UTA professor wins NSF grant to engineer nanoscale amplifiers and lasers
A UTA researcher was awarded a grant to explore resonance effects that could lead to better photonic integrated circuits.
IMAGE: Robert Magnusson, UTA’s Texas Instruments Distinguished University Chair in Nanoelectronics and professor of electrical engineering, was awarded a NSF grant to study resonance effects for photonic integrated circuits. (Image credit: University of Texas at Arlington)
A University of Texas at Arlington (UTA) researcher will explore the possibility of using a novel optical resonance effect in nanostructured silicon films to generate light, which could lead to more efficient and compact integrated photonic-electric circuits. The new technology could greatly enhance transmission speeds by easing the limitations inherent in current electrical technology, making cameras and infrared technology less expensive. The technology also could improve sensing instruments, researchers said.
Robert Magnusson, UTA's Texas Instruments Distinguished University Chair in Nanoelectronics and professor of electrical engineering, has received a three-year, $370,000 National Science Foundation grant to create the engineered nanoscale amplifiers and lasers. The optical resonance effect induces interaction of light with an optical structure. Magnusson designs the structure in a way that forces this interaction to occur.
Silicon photonics is compatible with modern electronics technology on which everyday integrated circuit chips for computers and communications are based. It is important to be able to generate light in silicon because the next generation of electrical systems will be integrated with silicon photonics, and light sources are necessary for that technology to work, Magnusson explained. "Modern electronics and photonics technologies are merging, enabling more efficient, compact chips where the advantages of each technology are in play," Magnusson said. "Thus, signals may be transmitted by light inside and between chips rather than through wires."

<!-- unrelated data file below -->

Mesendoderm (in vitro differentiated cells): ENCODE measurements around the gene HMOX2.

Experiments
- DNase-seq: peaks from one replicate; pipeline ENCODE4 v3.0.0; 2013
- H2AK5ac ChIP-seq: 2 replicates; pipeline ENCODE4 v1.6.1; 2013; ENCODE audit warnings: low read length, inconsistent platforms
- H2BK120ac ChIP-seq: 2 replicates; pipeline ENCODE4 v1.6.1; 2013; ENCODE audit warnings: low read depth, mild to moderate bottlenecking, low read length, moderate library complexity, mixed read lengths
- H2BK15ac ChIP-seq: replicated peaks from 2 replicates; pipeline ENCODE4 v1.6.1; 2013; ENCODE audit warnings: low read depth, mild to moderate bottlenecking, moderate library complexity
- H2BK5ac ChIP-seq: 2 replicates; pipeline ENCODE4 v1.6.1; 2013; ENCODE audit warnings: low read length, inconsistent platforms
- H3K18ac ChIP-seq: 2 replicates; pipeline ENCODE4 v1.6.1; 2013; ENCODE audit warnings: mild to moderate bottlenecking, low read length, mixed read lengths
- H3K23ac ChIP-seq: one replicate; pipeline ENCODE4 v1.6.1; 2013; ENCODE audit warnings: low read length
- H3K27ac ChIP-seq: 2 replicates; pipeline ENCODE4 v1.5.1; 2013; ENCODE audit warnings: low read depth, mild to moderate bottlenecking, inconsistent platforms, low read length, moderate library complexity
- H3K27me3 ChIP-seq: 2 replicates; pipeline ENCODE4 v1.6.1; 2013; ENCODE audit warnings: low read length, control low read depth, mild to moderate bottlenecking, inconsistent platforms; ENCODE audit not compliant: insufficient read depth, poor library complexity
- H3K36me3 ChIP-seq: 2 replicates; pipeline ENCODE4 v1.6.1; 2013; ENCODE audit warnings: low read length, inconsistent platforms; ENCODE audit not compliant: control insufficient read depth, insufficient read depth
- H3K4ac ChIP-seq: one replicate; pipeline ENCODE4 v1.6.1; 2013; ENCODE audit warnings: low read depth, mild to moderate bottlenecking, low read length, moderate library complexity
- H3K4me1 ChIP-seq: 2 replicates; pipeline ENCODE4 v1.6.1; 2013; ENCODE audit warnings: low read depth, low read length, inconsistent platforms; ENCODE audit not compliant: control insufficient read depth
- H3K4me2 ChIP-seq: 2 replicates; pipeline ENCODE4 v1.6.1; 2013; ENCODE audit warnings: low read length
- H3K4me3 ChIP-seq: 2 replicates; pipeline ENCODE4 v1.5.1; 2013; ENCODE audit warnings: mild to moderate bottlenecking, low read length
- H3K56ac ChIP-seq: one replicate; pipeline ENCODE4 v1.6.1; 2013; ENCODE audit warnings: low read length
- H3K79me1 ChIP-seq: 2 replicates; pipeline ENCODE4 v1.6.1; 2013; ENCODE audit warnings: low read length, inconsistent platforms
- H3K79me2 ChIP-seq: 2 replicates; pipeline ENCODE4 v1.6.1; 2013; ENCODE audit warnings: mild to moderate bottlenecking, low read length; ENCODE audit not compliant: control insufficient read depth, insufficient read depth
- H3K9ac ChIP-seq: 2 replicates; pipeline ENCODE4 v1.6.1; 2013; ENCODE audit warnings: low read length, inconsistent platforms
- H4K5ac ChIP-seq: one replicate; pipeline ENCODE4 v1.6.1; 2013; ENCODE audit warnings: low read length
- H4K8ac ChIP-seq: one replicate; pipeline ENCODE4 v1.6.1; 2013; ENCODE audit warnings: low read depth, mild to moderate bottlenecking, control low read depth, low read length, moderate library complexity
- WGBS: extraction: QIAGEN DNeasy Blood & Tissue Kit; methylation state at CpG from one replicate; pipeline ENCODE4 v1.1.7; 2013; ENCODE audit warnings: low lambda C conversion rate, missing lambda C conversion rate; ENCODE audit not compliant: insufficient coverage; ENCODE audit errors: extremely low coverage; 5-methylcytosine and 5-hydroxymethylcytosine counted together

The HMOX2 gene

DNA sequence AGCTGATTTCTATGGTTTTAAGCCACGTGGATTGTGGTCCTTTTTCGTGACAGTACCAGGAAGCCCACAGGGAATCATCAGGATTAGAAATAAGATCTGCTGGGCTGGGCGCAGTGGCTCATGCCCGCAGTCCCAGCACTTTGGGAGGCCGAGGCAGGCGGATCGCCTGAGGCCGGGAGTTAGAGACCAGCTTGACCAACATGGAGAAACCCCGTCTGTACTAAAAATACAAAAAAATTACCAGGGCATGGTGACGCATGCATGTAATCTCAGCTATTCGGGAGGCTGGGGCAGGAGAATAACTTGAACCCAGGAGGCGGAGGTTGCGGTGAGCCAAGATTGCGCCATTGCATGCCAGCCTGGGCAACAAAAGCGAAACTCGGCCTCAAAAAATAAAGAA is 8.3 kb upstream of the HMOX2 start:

Jonathan Bredow, chair of the UTA Department of Electrical Engineering, said Magnusson’s research, as well as that of others across the University, exemplifies the groundbreaking work with global environmental impact under way at UTA under the Strategic Plan 2020: Bold Solutions | Global Impact.
Magnusson's findings will allow the development of new types of lasers and amplifiers that can be applied to integrated photonics systems that could better detect incoming signals carried by light, such as those in Internet data transmission, and that could increase transmission and processing rates in optical communications.
He will use a fundamental phenomenon in silicon called the Raman effect that causes the re-emission of photons from the silicon when light is shined on it. Those photons are emitted at shorter wavelengths and longer wavelengths, the latter of which is more effective.
Magnusson has worked in photonics throughout his career and pioneered a host of device technologies, many of which are patented. The current project will allow him to use his novel photonic resonance effects to bring the excitation and emission wavelengths into resonance simultaneously to realize a new Raman laser technology platform.
He leads UT Arlington's Nanophotonics Device Group, which pursues theoretical and experimental research in periodic nanostructures, nanolithography, nanophotonics, nanoelectronics, nanoplasmonics, and optical bio- and chemical sensors. His research established new transformative biosensor platform technology that is in commercial use by Resonant Sensors (Arlington, TX), a company he co-founded. Magnusson has garnered more than $10 million in research funding and endowments for UTA since becoming the Texas Instruments Distinguished University Chair in Nanoelectronics in 2008, published nearly 450 journal and conference papers and secured 30 issued patents and pending patents.